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DirectX10 GPUs (R600, G80) to Consume up to 300W

Discussion in 'ATI' started by AirRaid, Jun 7, 2006.

  1. AirRaid

    AirRaid Guest



    It's almost like we say this every year, but Computex hasn't even
    officially started yet and we already have a lot to talk about.
    Everything from the power requirements of next year's GPUs from ATI
    and NVIDIA to the excitement surrounding Intel's Conroe launch is
    going to be covered in today's pre-show coverage so we'll save the
    long winded introduction and get right to business.

    We will first address some of the overall trends we've seen while
    speaking to many of the Taiwanese manufacturers and then dive into
    product specific items. We'll start with the most shocking news
    we've run into thus far - the power consumption of the
    next-generation GPUs due out early next year.

    DirectX 10 GPUs to Consume up to 300W

    ATI and NVIDIA have been briefing power supply manufacturers in Taiwan
    recently about what to expect for next year's R600 and G80 GPUs.
    Both GPUs will be introduced in late 2006 or early 2007, and while we
    don't know the specifications of the new cores we do know that they
    will be extremely power hungry. The new GPUs will range in power
    consumption from 130W up to 300W per card. ATI and NVIDIA won't confirm
    or deny our findings and we are receiving conflicting information as to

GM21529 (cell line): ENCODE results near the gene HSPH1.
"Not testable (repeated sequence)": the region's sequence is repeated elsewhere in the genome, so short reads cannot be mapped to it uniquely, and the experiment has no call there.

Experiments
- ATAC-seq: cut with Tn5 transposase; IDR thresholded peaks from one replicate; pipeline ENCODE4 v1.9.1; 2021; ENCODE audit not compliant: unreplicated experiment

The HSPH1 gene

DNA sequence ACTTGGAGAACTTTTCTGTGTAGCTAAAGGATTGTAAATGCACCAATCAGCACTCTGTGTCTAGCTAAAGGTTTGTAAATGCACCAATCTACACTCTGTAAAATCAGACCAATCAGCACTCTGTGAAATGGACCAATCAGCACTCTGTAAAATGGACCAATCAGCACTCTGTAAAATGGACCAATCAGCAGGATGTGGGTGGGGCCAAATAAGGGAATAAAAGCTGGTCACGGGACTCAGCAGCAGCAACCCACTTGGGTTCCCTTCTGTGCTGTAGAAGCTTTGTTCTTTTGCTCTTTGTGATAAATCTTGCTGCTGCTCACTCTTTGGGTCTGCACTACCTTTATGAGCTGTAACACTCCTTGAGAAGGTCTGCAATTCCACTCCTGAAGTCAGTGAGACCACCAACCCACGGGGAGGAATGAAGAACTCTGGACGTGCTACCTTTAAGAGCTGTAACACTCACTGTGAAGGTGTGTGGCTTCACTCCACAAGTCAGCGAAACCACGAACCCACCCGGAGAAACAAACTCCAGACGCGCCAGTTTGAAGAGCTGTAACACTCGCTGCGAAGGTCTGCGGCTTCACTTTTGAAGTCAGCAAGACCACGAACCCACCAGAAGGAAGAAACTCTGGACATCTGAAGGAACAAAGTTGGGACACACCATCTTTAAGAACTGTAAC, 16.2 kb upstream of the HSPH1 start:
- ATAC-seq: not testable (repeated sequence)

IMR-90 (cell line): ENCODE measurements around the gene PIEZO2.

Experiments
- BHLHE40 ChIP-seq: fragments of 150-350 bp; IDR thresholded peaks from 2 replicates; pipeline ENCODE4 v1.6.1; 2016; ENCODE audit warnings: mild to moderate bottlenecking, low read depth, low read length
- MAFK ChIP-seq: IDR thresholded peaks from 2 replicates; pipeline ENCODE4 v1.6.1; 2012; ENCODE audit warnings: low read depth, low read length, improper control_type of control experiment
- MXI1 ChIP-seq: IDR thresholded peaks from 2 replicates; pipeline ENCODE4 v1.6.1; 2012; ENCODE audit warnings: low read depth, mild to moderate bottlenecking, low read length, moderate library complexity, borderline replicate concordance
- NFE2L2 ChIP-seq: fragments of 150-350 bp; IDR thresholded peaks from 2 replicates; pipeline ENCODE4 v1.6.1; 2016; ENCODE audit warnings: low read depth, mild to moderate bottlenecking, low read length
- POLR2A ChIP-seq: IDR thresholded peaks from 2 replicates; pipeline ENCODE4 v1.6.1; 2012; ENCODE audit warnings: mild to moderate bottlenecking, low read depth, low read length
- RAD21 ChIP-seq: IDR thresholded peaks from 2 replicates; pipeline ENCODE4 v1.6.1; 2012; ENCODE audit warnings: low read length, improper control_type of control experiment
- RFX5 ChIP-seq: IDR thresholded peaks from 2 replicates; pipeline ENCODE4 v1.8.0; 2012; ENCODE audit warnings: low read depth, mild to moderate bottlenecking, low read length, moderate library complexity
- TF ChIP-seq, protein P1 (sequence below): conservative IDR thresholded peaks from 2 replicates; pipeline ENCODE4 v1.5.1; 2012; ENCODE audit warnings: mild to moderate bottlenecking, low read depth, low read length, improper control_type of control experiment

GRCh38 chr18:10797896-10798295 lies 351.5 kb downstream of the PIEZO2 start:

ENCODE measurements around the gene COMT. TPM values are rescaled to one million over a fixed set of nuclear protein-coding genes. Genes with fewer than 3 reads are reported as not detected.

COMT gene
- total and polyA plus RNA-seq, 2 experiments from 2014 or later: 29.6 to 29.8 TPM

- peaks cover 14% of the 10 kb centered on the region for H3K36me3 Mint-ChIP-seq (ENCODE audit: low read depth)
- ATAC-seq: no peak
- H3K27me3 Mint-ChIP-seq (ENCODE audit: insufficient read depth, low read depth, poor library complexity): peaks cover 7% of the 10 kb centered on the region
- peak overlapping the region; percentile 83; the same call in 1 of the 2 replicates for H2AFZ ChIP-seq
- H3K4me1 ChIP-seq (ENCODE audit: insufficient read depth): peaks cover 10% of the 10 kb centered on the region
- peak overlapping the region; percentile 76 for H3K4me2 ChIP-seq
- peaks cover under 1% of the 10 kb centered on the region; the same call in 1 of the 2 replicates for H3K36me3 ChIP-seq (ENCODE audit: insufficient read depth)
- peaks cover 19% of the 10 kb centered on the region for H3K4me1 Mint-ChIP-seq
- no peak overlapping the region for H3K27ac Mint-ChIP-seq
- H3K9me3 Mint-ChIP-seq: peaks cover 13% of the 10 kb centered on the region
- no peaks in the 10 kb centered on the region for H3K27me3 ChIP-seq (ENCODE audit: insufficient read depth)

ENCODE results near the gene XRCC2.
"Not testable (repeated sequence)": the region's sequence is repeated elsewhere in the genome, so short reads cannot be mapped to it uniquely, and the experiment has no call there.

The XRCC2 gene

the exact specifications of these new GPUs, but the one thing is for
    sure is that the power requirements are steep.

    Power supply makers are being briefed now in order to make sure that
    the power supplies they are shipping by the end of this year are up to
    par with the high end GPU requirements for late 2006/early 2007. You
    will see both higher wattage PSUs (1000 - 1200W) as well as secondary
    units specifically for graphics cards. One configuration we've seen
    is a standard PSU mounted in your case for your motherboard, CPU and
    drives, running alongside a secondary PSU installed in a 5.25" drive
    bay. The secondary PSU would then be used to power your graphics


    OCZ had one such GPU power supply at the show for us to look at. As you
    can see above, the 300W power supply can fit into a 5.25" drive bay and
    receives power from a cable passed through to it on the inside of your
    PC's case.


    OCZ is even working on a model that could interface with its
    Powerstream power supplies, so you would simply plug this PSU into your
    OCZ PSU without having to run any extra cables through your case.


    In order to deal with the increased power consumption of this
    next-generation of DirectX 10 GPUs apparently manufacturers are
    considering the possibility of using water cooling to keep noise and
    heat to a minimum.

    As depressing as this news is, there is a small light at the end of the
    tunnel. Our sources tell us that after this next generation of GPUs we
    won't see an increase in power consumption, rather a decrease for the
    following generation. It seems as if in their intense competition with
    one another, ATI and NVIDIA have let power consumption get out of hand
    and will begin reeling it back in starting in the second half of next

    In the more immediate future, there are some GPUs from ATI that will be
    making their debut, including the R580+, RV570 and RV560. The R580+ is
    a faster version of the current R580, designed to outperform NVIDIA's
    GeForce 7900 GTX. The RV570 is designed to be an upper mid-range
    competitor to the 7900GT, possibly carrying the X1700 moniker. The
    only information we've received about RV570 is that it may be an 80nm
    GPU with 12-pipes. The RV560 may end up being the new successor to the
    X1600 series, but we haven't received any indication of


    After the HDMI/HDCP fiasco that both ATI and NVIDIA faced earlier this